|7/8/2014 12:56:00 PM|
Quilters' show 'A Natural Affinity'
|Quilters Pat Pease and Wendy Hill have a joint display at Sisters Library. photo provided|
By Helen SchmidlingTwo quilters were asked to describe their quilting style in one word. Wendy Hill quickly responded, "eclectic." Pat Pease had to think on it a while before she came up with, "contemporary." Ten quilts by the two friends comprise an exhibit called "A Natural Affinity," in the community room of the Sisters Library.
Hill, who lives in Sunriver, began sewing at age 9 and has been quilting since 1971. She is the author of several popular books on quilting. Pease, from Bend, started quilting a dozen years ago. She studied art in college, and considers quilting the finest expression of her creativity, and the sewing machine a valuable tool.
"I really can't sew," she said, modestly.
They met several years ago at the Mountain Meadow Quilt Festival in Sunriver, when Pease was in charge of the event.
Their "Natural Affinity" was born in friendship and executed as a series of five quilt challenges for the 2013 Pacific International Quilt Festival in Santa Clara, Calif., last October.
The five challenges are called: "Unlikely Materials," "The Value of Value," "Contemporary Japanese Fabric," "Invent Your Own" and "Pass It Back and Forth (Do Not Speak)."
Quilt challenges often present themselves in surprising ways. "Unlikely Materials" came about when Pease opened a bag of fabric and pulled out some horsehair interfacing. Because of its rough texture, horsehair is almost never used as a quilting material. But Pat and Wendy rose to the challenge, incorporating fabrics made from goat, sheep, and camel hair, paper, silk, hand-dyed hemp, burlap, synthetic paper and appliqué - all unlikely materials for a quilt.
"It's not something you'd want to cuddle up under," Hill said. Or maybe that was Pat. They sometimes tend to finish each other's sentences.
Hill featured the unusual horsehair as the main fabric or background in her "Unlikely Materials" quilt, which she calls "Cairn Study 3." A cairn is a purposefully stacked mound of stones, usually built as a landmark. In this landmark quilt, Wendy stacks color blocks in graduating shades of greens, reds, purples, and blues in three panels appliquéd to the neutral horsehair fabric. The panels are joined with an intricate series of machine-quilted arrowheads or points, in colors reflecting the cairns. What appears simple at first is actually quite complex.
Pat named her "Unlikely Materials" quilt "Snow Strings" because it incorporates many horizontally placed shades of white and off-white, from the palest of creams to darker grays. Working in a mostly white palette was a challenge in itself for Pat, who is much more likely to explore color in works like "One Orange Dot," her "Invent Your Own" challenge, with the challenge theme "Inset Circles."
The mostly white quilt "was kind of a stretch for me, but once I got going, I really loved it," she said. "I can't think of a color I don't like."
Wendy's "Invent Your Own" challenge quilt, at 92-by-92 inches, is actually too large to display in the library, so it's represented by a photograph. Two photographs, actually, because she challenged herself to make a two-sided quilt. One side is her personal "Keep It Simple" challenge she christened "Color Blinded Again," with eight-pointed stars on a mostly white background.
The other side of this big quilt is her "Value of Value" challenge called "Color Blind," and it really is blindingly colorful - with subtle color shifts from one corner to the next. Although it may look like your great-grandmother's crazy quilt, depending on how you look at it, the artist quite purposefully planned the shift in color values.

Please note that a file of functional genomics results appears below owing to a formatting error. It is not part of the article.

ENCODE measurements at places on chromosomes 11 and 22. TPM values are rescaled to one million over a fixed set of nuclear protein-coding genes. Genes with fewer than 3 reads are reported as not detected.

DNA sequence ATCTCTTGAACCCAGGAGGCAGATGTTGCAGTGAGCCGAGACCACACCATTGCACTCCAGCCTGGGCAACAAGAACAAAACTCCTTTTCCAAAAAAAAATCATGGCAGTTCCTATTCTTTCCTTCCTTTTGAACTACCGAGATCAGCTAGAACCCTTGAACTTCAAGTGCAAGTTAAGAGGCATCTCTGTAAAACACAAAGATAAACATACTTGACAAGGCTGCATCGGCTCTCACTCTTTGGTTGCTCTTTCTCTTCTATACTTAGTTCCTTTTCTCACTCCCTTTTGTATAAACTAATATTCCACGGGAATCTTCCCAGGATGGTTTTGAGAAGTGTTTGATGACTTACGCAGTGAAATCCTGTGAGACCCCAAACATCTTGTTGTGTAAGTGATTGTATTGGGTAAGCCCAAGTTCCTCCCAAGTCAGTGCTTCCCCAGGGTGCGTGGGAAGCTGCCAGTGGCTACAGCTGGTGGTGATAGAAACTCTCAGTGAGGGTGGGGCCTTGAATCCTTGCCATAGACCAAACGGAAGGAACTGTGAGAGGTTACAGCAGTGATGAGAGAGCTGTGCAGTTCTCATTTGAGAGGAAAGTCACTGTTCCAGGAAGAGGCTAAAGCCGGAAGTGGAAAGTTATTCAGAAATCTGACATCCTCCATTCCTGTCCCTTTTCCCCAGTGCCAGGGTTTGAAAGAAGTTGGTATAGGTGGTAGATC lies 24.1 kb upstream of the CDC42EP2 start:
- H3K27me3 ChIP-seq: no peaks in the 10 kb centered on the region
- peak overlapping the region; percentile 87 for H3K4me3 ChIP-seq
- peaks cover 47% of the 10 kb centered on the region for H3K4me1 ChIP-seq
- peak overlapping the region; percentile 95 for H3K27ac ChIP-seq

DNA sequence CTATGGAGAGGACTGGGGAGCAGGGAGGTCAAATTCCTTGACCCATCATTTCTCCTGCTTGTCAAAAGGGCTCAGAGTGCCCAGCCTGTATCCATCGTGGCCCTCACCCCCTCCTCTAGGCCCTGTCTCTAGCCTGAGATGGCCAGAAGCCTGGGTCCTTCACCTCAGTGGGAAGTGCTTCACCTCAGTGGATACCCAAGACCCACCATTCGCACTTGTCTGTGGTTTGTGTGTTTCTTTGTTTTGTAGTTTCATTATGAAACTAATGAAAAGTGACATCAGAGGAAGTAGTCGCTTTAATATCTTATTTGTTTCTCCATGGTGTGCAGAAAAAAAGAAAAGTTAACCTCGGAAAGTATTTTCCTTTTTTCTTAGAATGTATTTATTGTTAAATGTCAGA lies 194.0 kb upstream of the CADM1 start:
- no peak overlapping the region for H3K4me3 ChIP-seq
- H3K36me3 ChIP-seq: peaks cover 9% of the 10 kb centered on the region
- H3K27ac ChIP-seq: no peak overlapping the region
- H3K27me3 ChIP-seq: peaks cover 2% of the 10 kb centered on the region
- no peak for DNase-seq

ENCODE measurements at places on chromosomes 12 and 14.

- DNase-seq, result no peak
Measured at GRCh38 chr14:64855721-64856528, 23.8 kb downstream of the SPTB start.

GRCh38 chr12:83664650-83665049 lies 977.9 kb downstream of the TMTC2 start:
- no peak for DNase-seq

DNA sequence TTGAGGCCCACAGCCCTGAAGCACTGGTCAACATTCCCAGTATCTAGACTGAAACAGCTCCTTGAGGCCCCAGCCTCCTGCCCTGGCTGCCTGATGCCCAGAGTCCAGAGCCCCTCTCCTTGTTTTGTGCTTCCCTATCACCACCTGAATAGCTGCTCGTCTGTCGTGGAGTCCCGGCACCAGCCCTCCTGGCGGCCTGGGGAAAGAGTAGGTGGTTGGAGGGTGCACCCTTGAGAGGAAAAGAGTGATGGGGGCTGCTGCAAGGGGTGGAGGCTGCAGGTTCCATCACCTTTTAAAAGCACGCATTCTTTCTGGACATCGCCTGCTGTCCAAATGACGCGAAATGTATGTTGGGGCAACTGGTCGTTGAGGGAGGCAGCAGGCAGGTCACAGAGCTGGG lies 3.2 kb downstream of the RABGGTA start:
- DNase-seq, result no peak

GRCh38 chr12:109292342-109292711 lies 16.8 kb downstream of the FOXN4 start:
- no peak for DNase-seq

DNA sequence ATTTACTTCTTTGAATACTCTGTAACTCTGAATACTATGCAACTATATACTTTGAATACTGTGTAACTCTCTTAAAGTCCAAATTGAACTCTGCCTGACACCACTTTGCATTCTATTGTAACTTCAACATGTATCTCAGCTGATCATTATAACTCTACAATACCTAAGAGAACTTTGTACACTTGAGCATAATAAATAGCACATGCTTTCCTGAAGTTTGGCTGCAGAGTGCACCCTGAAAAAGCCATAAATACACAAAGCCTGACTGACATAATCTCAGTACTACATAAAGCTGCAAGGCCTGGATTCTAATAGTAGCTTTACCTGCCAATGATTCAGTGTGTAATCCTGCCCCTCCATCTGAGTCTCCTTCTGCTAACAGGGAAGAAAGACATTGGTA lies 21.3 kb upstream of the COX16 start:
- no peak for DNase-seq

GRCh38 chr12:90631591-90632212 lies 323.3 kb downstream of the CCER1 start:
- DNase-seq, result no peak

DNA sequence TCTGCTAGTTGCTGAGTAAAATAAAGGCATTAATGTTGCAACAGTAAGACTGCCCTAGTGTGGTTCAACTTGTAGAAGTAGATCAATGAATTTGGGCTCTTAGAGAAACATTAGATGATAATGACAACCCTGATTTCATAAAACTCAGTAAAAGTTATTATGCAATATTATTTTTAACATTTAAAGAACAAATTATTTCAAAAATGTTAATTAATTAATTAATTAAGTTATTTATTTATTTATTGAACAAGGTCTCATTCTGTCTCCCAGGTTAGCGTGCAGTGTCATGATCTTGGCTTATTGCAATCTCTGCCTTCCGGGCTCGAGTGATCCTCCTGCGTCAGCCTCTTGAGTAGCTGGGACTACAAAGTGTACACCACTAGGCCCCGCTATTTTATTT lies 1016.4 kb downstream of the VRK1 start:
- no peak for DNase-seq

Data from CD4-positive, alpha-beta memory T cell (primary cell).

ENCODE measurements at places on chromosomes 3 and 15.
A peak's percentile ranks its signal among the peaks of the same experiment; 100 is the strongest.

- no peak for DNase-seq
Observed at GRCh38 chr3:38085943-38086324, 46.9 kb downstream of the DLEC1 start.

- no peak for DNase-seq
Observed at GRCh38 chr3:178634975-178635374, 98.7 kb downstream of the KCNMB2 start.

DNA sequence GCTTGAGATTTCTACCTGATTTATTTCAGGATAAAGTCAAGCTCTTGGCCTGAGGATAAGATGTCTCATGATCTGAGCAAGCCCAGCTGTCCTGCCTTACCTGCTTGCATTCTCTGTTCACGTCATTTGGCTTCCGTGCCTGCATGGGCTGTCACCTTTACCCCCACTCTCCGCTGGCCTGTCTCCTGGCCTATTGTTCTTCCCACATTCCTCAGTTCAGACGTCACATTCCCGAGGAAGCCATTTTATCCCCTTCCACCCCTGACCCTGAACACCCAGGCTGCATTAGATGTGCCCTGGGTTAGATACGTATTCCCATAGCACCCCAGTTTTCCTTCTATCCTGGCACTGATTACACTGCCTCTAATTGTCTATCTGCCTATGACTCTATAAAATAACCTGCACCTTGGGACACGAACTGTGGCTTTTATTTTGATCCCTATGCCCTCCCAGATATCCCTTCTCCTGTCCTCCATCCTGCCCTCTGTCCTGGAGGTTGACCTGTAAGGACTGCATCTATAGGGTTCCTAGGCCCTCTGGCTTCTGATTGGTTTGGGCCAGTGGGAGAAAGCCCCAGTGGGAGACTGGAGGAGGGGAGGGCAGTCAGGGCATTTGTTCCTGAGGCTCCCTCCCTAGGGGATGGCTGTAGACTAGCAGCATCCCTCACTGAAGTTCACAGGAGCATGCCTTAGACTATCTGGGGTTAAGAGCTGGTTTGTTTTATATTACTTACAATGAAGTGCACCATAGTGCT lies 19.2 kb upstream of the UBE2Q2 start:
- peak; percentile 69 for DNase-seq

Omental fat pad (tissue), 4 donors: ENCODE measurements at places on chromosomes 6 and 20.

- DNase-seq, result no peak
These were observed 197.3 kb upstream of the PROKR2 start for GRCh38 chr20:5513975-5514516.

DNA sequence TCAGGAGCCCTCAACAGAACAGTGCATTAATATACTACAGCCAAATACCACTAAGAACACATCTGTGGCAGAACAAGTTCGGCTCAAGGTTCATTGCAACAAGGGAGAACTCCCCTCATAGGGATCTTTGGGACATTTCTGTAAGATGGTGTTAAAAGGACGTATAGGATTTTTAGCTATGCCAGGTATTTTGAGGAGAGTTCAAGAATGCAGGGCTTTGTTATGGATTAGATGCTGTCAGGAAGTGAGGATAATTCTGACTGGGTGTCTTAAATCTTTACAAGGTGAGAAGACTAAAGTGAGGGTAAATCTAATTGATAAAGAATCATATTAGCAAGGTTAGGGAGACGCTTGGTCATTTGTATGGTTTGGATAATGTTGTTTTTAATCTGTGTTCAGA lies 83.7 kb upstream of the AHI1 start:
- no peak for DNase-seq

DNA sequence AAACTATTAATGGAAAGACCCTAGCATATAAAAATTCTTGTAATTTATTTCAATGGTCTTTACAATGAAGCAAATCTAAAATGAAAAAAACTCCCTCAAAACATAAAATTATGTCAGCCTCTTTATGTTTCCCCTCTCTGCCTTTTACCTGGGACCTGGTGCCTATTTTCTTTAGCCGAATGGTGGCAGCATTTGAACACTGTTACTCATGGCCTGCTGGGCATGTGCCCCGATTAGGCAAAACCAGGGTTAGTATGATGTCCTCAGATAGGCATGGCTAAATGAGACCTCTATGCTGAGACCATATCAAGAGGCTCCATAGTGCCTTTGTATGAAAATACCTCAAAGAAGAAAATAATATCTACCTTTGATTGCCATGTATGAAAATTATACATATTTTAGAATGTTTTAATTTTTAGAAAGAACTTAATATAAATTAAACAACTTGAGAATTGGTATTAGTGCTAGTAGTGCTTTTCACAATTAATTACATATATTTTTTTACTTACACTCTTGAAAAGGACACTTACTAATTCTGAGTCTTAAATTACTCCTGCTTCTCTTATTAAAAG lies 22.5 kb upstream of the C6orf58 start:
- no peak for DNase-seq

Pat's "Value of Value" challenge is called "Marsh Scene," and depicts birds gracefully landing in a marsh while a pair of hunters hide behind tall grasses. The value here is not only in color, but in texture, not to mention the subject matter.
Both women have a fondness for color, and the colors in Japanese fabrics are just different. They really pop. The fabrics are usually cotton or a cotton-and-linen blend, and extremely fun to work with. Just as artists get inspiration from other artists, quilters often find inspiration in fabric designers - in this case, the Echino fabric collection by Etsuko Furuya. They mix it up with bright oranges, purples and blues, and contrast with black-and-white prints. A real smorgasbord of color plays out in "Echino Yet Again" by Pease, and "Ripple Effect" by Hill.
A particularly unique challenge was the one that they created, called "Pass It Back and Forth (Do Not Speak)." Each woman worked on a quilt started by the other, and passing it back to her partner five times before the quilts were finished. One resulting quilt is called "Square Dance," a triptych of 18-inch squares, each composed of squares within squares in different colors, weights and textures. The other back-and-forth quilt is called "Silent Reflections," and features individual fabrics imprinted with text, tree trunks, deer and other forest creatures in shades of black and white, gray and soft ochre. This quilt went from horizontal to vertical and back to horizontal.
The machine-quilted details are ultimately vertical, while the final quilt orientation is horizontal - a fitting juxtaposition.
The quilts will remain on display in the Community Room of the Sisters Library throughout the month of July, sponsored by the Friends of the Sisters Library.
The quilt artists will be teaching classes here on Thursday and Friday, July 10 & 11, and will be at the library for part of the day on Saturday, and from 10 a.m. to 3 p.m. on Sunday (the library will be open this Sunday). That's the best time for anyone interested in this unique show and its components to meet these two remarkable friends, up close and personal.
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